Edward Alastair Haythornthwaite was diagnosed with cancer early in 2015. He lived with it till today and today- December 14th 2016- he died of it. That’s what happens. He focused during the intervening time on enjoying his days and seldom dwelled on his illness.
He will be missed and mourned by his family- his partner of 45 years, Eden, his children – Gabriel and Lloy, Jordan and Julia, John, Sam and Nika and Lily and Scott, his grandkids – Sophia, Celia, Max, Edward and Kira and his sister Caroline. He loved them all and wanted the best for them.
His loving and kind-hearted friends made this time sweet despite the sorrow.
Alastair worked on the shop floor as a machinist for 35 years and spent the last nine years of his working life as a business rep for the Machinists Union. He was always a good trade union man who did his time as a shop steward and cared for the safety and working conditions of his fellow workers.
Alastair was one of those people who seemed to coax machines, appliances and vehicles to run better and work properly just by standing beside them. You hear about people like that but you don’t see them everyday.
In his working life, he skilfully built and repaired machines which in turn could be used to build and repair other machines. He was a proud man of the metal trade. He also was a model train enthusiast and loved the age of steam with all his heart.
In a program sponsored through his union he completed his BA in Labour Studies in 2013 thus fulfilling a long wished for goal.
Alastair was a long time member and supporter of the Marxist-Leninist Party of Canada and ran as their candidate in Cowichan in the last federal election. He did remarkably well in that endeavour and he enjoyed every minute of the experience.
He was the founder of the Joseph Mairs Memorial Committee and as such presided over an event dedicated to Mairs’ memory and the pursuit of working class political advances every January for almost 2 decades. It will continue without him as he would have wanted.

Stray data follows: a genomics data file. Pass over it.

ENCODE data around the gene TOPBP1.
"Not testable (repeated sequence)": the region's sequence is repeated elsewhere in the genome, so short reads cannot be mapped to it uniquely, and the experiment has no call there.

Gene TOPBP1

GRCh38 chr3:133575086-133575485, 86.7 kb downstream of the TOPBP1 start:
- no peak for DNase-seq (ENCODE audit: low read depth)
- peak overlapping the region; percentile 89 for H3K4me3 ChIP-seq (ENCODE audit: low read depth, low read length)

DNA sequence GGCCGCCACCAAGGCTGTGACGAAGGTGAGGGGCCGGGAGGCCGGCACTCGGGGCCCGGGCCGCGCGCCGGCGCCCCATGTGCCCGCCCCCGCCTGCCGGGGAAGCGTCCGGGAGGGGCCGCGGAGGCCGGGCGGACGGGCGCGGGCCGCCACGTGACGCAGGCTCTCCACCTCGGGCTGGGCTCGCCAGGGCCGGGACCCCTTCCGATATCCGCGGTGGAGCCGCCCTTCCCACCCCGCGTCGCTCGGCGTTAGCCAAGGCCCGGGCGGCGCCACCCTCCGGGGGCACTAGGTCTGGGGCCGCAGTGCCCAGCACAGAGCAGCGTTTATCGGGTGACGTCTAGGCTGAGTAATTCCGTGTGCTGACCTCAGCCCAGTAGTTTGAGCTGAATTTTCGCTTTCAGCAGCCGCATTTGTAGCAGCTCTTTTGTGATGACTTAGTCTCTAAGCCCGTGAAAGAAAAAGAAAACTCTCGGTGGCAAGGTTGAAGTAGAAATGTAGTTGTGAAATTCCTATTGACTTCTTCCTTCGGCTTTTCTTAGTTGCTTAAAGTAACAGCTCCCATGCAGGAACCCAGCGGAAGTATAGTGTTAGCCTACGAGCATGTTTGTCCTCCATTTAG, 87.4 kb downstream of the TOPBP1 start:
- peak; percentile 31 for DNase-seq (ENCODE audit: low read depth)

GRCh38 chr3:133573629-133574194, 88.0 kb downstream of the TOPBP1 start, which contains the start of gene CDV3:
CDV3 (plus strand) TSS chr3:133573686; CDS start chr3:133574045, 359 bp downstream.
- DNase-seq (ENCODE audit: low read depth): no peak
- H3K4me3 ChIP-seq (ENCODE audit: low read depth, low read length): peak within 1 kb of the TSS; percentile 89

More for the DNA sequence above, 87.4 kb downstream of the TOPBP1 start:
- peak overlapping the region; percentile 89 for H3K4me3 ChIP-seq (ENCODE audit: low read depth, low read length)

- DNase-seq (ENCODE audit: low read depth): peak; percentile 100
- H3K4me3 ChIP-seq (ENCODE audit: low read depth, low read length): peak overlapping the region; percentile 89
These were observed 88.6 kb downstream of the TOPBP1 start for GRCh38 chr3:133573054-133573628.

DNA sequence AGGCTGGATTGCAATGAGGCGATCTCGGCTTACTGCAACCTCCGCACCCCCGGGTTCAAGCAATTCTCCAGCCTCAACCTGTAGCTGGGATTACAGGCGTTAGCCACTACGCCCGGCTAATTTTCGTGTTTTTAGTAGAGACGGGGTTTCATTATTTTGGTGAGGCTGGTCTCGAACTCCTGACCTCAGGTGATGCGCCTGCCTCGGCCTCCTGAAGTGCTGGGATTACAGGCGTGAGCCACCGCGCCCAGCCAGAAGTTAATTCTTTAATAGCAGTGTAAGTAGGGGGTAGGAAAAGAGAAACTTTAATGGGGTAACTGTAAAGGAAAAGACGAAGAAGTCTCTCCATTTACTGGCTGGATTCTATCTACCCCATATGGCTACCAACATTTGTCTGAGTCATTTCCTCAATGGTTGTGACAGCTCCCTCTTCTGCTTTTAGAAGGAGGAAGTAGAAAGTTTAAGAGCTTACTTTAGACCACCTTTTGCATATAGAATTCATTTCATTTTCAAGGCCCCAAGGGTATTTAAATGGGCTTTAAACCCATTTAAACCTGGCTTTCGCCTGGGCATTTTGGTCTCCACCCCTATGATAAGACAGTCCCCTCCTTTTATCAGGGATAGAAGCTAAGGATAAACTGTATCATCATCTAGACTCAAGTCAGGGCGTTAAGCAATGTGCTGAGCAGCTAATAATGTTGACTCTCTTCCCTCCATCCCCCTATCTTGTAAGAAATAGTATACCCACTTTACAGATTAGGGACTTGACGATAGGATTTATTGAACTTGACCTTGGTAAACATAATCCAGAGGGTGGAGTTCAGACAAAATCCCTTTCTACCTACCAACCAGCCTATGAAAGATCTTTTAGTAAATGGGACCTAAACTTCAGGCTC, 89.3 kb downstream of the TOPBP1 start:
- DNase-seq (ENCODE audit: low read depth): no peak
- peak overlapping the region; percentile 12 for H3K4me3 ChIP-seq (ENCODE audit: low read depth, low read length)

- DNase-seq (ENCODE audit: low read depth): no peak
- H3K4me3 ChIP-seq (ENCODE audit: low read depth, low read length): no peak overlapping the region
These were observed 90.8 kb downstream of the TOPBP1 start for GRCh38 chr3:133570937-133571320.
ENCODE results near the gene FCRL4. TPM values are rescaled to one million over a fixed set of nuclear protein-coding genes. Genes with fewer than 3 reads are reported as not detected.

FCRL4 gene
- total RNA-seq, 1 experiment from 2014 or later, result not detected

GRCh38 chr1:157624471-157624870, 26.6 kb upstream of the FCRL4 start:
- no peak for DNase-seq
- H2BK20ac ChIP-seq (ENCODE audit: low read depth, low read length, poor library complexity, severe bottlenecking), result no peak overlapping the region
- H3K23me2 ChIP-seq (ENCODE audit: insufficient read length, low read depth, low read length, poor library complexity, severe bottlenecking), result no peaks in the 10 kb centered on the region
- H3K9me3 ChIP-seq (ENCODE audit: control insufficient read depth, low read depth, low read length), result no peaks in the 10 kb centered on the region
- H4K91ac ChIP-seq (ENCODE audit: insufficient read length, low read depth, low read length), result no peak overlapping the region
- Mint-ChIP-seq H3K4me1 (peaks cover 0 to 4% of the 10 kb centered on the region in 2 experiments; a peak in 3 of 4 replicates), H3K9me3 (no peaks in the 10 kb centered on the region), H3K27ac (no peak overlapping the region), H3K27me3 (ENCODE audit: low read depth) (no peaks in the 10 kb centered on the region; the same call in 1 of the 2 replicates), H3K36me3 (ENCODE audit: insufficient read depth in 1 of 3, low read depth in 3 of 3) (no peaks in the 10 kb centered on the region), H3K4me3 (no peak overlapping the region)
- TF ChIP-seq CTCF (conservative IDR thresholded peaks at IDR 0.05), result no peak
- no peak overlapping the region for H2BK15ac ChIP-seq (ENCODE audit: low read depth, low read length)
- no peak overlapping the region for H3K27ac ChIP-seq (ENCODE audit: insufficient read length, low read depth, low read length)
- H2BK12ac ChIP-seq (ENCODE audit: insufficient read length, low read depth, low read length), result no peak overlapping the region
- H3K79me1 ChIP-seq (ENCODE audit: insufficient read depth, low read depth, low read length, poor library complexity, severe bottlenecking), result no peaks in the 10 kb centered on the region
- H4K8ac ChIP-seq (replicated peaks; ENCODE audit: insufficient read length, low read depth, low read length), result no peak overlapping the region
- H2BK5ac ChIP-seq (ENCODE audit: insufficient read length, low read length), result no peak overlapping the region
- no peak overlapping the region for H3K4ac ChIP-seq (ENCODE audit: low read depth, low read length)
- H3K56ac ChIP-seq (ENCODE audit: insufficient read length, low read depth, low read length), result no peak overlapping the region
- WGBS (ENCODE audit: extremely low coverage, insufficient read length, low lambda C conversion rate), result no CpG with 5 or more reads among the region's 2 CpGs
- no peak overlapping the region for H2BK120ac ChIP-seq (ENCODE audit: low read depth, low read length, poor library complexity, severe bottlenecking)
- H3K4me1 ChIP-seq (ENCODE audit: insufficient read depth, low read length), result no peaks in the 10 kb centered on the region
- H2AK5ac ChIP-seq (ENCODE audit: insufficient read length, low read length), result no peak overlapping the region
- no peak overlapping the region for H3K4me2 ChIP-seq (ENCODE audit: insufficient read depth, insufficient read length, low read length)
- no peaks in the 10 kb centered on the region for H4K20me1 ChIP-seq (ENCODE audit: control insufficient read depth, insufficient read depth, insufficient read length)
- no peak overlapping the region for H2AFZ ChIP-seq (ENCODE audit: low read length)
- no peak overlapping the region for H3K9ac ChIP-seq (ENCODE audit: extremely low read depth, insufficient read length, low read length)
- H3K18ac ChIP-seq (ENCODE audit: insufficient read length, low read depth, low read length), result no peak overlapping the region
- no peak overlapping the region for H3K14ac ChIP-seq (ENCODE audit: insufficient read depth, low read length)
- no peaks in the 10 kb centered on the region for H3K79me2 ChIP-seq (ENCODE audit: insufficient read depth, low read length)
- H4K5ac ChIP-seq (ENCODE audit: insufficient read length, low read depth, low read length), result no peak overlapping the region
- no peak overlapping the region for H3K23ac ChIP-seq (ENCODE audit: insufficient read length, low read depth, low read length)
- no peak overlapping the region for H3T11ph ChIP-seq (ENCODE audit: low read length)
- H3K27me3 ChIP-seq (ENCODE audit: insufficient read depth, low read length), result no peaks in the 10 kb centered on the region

In his stint on staff with his union he trekked all over Canada and the US. Last spring, he returned with his sister to England, the land of his birth and travelled by rail up and down the country revisiting many places for the first time in over 50 years. Despite the great pleasure and curiosity with which he greeted these opportunities, he always arrived back on the island blissfully delighted with his home in Cowichan. He swam its rivers and hiked its forest paths over all the decades he lived here. He adored this place.
He was our father, grandfather, husband, brother and friend. He could be sharp tongued, tactless and cantankerous but he cared fiercely about the world and he did his bit for it.
He would want us to warmly thank our wonderful family doctor – Lyn Pascoe – who was compassionate, frank and thorough. He would also have wanted us to gratefully acknowledge the kindness and skill of the Home Care Nursing staff as well as the lovely care aids of Island Health whose dedication allowed him to remain at home to the end.
He wasn’t much for flowers so please don’t send any – however well meant. Instead give a few dollars to the local animal shelter or other community effort or better yet take a few friends to the pub and hoist a glass to Alastair’s memory. He’d like that.
“…one time he went out in the wilderness to find his own soul, an’ he foun’ he didn’t have no soul that was his’n. Says he foun’ he jus’ got a little piece of a great big soul. Says a wilderness ain’t no good, ’cause his little piece of a soul wasn’t no good ’less it was with the rest, an’ was whole.”
-John Steinbeck, The Grapes of Wrath